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Enjoying History in Siouxland, Without Knowing it, rural South Dakota, Beresford

20 May

Older barns in disrepair seen Friday, April 8, 2022 in rural South Dakota, located south of Beresford, SD. (photo by Jerry L Mennenga©)

When I traverse various parts of Siouxland while driving about I find that I see fewer and fewer older wooden barn. The rustic look, even in disrepair, hail to an era that has for the most part passed. Farmers or those farming ( industrial operations) no longer erect the wooden structures that at one time housed animals, harvested crops and machinery. As the bigger is better mantra continues to envelope America and it’s ideal of business the small farmer also has disappeared and the structures now that house equipment is metal or fiberglass. More cost effective, less maintenance and all of those things that attribute to the bottom line.

But I miss seeing the structures. And most times I happen upon them at the wrong time of day while out driving around. Maybe seeing them in passing. Sometimes stopping, sometimes not, depending on if I am time constrained to arrive someplace.

Two older barns seen Friday, April 8, 2022 in rural South Dakota, located south of Beresford, SD. (photo by Jerry L Mennenga©)

The rustic nature appeals to my visual sense, but the use and disuse and decay speaks to another passing of an era where form and factor are no longer valued. That thought could be addressed to a lot of areas and state of affairs these days. When at a small time museum a few years ago a docent was showing school children and older wall phone which had the spin knob to wind it up and get a connection along with the ear piece held to one’s head and the extended speaker you had to lean into to speak with the operator, as well as the desk top model with the rotary dial.

The children had no idea what the two items were, and were quite astonished when they learned that what they carried in their pockets and took for granted was large, non moveable and didn’t have a screen. Advances in technology is marvelous with many wonderful inventions, but sometimes I wonder at what loss does this occur without the accompanying history that brought the state of humanity to this next level of achievement and the effort to get there.

Jerry Mennenga

Sioux City, Iowa

An older barn in disrepair seen Friday, April 8, 2022 in rural South Dakota, located south of Beresford, SD. (photo by Jerry L Mennenga©)

Seeing a Historical Landmark in Siouxland, Garfield Township Hall, Beresford, SD

28 Apr
The former Garfield Township Hall seen Friday, April 8, 2022 in rural South Dakota, located south of Beresford, SD. Placed on the National Register of Historic Places in 2004 the hall was built sometime around 1908. (photo by Jerry L Mennenga©)

Bits and pieces of history are scattered throughout Siouxland, probably like many other places, and little recognized by most people, even those living in the area. Passed by and seen as some old building, maybe past its prime. The Garfield Township Hall is a historic place that served its purpose earlier in another century.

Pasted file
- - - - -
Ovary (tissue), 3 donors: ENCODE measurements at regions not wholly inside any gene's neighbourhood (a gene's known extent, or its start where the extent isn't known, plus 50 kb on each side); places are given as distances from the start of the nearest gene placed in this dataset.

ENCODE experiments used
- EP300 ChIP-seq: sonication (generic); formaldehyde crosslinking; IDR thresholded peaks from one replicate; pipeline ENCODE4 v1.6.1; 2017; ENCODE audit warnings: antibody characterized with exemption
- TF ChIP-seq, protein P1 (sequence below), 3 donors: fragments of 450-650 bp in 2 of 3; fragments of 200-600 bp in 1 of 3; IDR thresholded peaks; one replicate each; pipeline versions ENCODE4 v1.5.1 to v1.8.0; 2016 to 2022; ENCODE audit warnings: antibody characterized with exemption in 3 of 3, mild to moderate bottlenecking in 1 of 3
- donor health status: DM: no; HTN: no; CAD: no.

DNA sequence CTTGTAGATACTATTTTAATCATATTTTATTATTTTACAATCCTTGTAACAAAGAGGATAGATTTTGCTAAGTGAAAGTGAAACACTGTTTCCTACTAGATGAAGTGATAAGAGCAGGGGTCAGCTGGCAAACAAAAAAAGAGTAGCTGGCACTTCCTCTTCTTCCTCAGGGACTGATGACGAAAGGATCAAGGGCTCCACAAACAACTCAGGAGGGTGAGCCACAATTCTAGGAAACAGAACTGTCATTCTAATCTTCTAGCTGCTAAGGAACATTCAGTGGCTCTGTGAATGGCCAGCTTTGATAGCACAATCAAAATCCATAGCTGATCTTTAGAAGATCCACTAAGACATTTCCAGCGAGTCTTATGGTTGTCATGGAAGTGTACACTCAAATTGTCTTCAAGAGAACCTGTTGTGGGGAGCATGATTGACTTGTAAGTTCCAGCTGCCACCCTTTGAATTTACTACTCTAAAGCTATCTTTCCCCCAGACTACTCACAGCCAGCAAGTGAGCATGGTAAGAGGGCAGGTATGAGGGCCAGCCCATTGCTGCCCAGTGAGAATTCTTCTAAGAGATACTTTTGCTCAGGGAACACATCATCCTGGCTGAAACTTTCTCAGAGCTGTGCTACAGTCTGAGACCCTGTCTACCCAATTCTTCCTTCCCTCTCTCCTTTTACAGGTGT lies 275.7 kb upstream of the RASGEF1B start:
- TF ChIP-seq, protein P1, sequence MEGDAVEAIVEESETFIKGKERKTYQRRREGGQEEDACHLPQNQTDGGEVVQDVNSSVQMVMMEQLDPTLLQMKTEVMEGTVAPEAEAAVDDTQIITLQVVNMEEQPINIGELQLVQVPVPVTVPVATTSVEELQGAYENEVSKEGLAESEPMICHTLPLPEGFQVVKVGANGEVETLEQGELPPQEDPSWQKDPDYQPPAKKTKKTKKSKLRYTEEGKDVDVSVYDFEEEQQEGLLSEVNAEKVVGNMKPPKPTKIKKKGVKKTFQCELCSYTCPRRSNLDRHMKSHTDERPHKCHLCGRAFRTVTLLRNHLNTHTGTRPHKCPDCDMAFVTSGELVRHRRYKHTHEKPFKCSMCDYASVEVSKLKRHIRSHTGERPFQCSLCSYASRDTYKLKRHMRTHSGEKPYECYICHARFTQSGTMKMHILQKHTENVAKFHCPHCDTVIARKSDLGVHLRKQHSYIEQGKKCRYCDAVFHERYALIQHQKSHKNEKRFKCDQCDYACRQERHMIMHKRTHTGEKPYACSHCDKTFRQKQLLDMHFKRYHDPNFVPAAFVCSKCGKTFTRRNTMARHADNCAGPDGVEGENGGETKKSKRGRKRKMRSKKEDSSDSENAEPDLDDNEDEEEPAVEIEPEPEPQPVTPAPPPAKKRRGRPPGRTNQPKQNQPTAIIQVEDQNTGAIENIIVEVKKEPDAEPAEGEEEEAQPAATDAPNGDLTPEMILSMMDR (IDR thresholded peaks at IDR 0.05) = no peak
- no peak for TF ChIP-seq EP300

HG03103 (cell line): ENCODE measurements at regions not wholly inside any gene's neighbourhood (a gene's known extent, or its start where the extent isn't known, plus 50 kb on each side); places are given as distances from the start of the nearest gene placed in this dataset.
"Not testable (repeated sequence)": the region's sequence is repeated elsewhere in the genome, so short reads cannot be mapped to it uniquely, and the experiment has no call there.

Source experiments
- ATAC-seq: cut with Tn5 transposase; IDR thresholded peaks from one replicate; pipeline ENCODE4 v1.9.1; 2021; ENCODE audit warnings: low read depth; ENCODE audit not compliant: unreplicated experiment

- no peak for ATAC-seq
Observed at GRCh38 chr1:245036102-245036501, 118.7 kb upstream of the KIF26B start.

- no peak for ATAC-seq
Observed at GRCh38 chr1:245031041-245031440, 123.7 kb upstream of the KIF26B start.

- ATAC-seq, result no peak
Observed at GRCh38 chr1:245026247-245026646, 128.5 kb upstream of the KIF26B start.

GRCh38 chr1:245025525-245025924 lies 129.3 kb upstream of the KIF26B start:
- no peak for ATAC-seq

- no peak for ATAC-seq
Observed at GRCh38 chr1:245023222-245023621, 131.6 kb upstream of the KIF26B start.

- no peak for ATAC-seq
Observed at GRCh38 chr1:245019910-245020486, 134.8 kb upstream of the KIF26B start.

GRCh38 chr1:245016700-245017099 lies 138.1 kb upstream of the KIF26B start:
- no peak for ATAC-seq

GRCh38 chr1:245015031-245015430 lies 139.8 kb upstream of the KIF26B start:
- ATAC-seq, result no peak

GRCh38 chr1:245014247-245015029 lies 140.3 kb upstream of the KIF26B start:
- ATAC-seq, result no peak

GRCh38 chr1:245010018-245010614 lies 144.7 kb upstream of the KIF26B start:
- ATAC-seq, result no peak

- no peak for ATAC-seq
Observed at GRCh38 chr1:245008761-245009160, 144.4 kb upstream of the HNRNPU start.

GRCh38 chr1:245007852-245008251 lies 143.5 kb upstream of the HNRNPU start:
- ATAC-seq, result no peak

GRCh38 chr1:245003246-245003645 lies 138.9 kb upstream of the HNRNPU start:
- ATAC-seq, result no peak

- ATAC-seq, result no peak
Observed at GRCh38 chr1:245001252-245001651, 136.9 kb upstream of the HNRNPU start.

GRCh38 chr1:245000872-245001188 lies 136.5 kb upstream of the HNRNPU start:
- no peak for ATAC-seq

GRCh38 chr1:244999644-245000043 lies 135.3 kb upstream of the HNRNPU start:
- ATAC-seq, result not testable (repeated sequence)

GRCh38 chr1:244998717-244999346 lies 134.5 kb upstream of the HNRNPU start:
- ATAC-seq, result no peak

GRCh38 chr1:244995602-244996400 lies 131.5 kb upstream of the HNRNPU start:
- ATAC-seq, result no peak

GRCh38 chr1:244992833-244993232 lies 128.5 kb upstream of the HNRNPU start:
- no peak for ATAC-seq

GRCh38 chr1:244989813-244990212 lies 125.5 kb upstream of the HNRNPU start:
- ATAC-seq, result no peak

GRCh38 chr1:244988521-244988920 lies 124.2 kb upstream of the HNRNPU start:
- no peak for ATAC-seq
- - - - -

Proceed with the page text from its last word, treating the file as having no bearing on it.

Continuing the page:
According to a Wikipedia account the township of Garfield was established in 1880. It was put on the National Register of Historic Places in 2004. And currently it appears that someone or group is trying to give it a little TLC.

The former Garfield Township Hall seen Friday, April 8, 2022 in rural South Dakota, located south of Beresford, SD. Placed on the National Register of Historic Places in 2004 the hall was built sometime around 1908. (photo by Jerry L Mennenga©)

Township halls in earlier days was a place for pioneers and locals to conduct business in the area. At the time the region of Dakota Territory was being settled and developing from early trading posts and forts along the Missouri River. It is reported the hall was constructed sometime in 1908. It served as a polling place, a theater, a local government office, and a public meeting space. The Wiki report states that in 1936, the Works Progress Administration (WPA) added a basement and renovated the building’s facade to its present appearance. The Garfield Township Hall is one of the few remaining buildings of historic note that is still standing.

Jerry Mennenga

Sioux City, Iowa

The former Garfield Township Hall seen Friday, April 8, 2022 in rural South Dakota, located south of Beresford, SD. Placed on the National Register of Historic Places in 2004 the hall was built sometime around 1908. (photo by Jerry L Mennenga©)

Waiting for the Thaw as Winter Passes in Siouxland, Adams Homestead Nature Preserve, North Sioux City, SD

14 Apr
Greater white-fronted geese among Canada Geese at Adams Homestead and Nature Preserve in North Sioux City, South Dakota Friday, March 4, 2022. (photo by Jerry L Mennenga©)

As mentioned before winter in Siouxland and elsewhere has been different this year. Local weather folk said there were more above average warm days in February than cold days. But those cold days were very cold and small ponds and lakes, like Mud Lake at Adams Homestead and Nature Preserve, froze over. Migratory waterfowl walked about or even appeared to “skate” on the ice on the water. With only small areas where they could get their feet wet.

A Canada goose sounds off on a frozen Mud Lake at the Adams Homestead and Nature Preserve, Sunday, March 13 2022 in North Sioux City, South Dakota. (photo by Jerry L Mennenga©)

Blue hour in the morning on Mud Lake at the Adams Homestead and Nature Preserve, Sunday, March 13 2022 in North Sioux City, South Dakota. (photo by Jerry L Mennenga©)

But temperatures have warmed once again and the ice has melted for the time being. But it is not unusual to sometimes get a spring blizzard in April in Siouxland. It doesn’t last long, but still, winter has supposedly passed. The landscape is still brown, but recent and sporadic spring sprinkles with hopefully bring some spring flowers, or at least a green landscape. One can only hope it’s sooner than later.